Secure Comms: Cracking the Encrypted Messages of Balkan Crime Gangs

Sky ECC described itself as "a global leader in secure messaging technology", helping to keep a host of industries safe from identity theft and hacking. Law enforcement authorities in the United States and Europe, however, say it was created with the sole purpose of facilitating drug trafficking and had become the messaging app of choice for transnational crime organisations.

Using equipment that President Aleksandar Vucic said Serbia had "borrowed from friends", police managed to access the app. What they found was gruesome, and damning - photos of two dead men, one of them decapitated.

Led by Veljko Belivuk, the gang - part of a group of violent football fans - is suspected of drug trafficking, murder and illegal weapons possession.

Belivuk and his associates, who remain in custody but have not yet been charged, allegedly used the app to organise criminal activities, and to brag about their exploits. In this, they were not alone.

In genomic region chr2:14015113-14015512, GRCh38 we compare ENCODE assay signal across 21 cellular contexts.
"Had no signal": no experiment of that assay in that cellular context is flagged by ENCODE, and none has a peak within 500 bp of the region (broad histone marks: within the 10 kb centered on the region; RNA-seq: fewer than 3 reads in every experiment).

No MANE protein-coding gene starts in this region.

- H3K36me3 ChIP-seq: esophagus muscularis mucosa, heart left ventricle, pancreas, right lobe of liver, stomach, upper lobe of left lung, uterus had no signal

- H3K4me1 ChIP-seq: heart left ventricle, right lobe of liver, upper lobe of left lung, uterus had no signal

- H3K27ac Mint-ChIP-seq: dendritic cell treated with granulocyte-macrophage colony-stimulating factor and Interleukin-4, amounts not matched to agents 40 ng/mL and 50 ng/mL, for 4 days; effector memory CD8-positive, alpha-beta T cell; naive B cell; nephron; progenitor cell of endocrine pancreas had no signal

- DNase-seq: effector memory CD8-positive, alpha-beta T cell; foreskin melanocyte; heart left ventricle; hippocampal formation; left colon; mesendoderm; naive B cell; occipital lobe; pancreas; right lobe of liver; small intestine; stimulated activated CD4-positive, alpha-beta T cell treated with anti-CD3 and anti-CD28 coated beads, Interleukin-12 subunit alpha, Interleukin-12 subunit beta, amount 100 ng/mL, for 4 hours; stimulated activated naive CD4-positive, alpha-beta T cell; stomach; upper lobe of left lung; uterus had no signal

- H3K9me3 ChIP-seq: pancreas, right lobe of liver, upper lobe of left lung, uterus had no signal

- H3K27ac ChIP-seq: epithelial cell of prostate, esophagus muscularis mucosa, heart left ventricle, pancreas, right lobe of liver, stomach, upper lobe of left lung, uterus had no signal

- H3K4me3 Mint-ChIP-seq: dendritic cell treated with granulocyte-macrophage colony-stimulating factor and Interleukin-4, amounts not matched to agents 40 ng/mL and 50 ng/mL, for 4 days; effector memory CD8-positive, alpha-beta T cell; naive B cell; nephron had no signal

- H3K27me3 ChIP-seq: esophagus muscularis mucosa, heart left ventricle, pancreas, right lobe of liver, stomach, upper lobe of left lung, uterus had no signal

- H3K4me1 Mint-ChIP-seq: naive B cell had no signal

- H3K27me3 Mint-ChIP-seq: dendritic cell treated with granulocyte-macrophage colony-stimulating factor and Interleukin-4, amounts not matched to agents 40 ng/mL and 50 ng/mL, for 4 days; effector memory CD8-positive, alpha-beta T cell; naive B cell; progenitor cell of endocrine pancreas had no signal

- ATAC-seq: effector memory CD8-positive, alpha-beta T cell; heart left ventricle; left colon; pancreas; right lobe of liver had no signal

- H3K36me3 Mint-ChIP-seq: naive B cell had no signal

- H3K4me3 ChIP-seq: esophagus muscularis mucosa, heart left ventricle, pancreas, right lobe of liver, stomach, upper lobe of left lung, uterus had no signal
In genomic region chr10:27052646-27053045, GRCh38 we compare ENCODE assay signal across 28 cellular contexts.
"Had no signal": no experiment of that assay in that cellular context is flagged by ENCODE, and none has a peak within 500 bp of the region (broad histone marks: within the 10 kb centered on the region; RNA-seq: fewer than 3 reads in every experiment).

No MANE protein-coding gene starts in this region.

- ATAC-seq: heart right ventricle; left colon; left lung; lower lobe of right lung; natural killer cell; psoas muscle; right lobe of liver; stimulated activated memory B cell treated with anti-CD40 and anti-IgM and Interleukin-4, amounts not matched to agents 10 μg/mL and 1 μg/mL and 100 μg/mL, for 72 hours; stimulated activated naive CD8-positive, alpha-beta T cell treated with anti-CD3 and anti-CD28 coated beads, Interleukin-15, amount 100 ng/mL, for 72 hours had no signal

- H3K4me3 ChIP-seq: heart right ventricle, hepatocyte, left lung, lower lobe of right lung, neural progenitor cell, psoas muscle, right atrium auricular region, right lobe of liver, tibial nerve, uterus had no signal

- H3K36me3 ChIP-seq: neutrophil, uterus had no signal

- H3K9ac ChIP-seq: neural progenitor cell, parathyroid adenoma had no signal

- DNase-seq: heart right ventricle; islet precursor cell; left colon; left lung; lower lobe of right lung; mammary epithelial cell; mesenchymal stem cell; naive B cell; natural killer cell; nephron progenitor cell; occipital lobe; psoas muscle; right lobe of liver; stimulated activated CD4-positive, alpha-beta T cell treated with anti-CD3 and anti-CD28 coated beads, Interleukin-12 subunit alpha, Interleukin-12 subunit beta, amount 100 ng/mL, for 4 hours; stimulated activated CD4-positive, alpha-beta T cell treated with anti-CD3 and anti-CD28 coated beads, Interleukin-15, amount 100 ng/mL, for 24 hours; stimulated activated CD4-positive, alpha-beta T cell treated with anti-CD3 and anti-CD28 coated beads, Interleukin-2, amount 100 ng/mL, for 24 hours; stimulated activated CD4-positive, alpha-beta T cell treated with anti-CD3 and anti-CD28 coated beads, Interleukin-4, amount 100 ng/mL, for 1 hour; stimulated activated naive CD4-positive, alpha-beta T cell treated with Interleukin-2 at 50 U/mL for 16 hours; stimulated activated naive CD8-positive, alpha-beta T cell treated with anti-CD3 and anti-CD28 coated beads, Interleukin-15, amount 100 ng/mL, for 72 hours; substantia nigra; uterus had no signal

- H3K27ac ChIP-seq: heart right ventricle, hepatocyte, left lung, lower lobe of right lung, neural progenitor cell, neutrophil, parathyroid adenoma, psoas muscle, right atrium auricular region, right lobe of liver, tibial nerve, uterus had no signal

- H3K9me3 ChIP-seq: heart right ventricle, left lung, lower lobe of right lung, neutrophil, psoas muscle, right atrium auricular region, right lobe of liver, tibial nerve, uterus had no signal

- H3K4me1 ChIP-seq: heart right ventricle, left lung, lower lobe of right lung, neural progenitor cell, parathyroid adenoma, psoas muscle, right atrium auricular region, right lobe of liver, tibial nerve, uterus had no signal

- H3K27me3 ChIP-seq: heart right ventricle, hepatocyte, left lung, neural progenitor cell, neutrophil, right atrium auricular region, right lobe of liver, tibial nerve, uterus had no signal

On March 9, three days after Vucic displayed the photos, police in Belgium and the Netherlands made what Europol described the next day as a large number of arrests after secretly infiltrating the communications of some 70,000 Sky ECC devices and, from mid-February, reading them 'live'.

On March 12, US authorities indicted Jean-Francois Eap, chief executive officer of Sky Global, the company behind Sky ECC, and Thomas Herdman, a former high-level distributor of Sky Global devices, accusing them of conspiracy to violate the federal Racketeer Influenced and Corrupt Organizations Act, RICO. Eap issued a statement denying any wrongdoing.

Critics of the government under Vucic say Belivuk had long acted with impunity, protected by reported ties to a number of senior governing officials.


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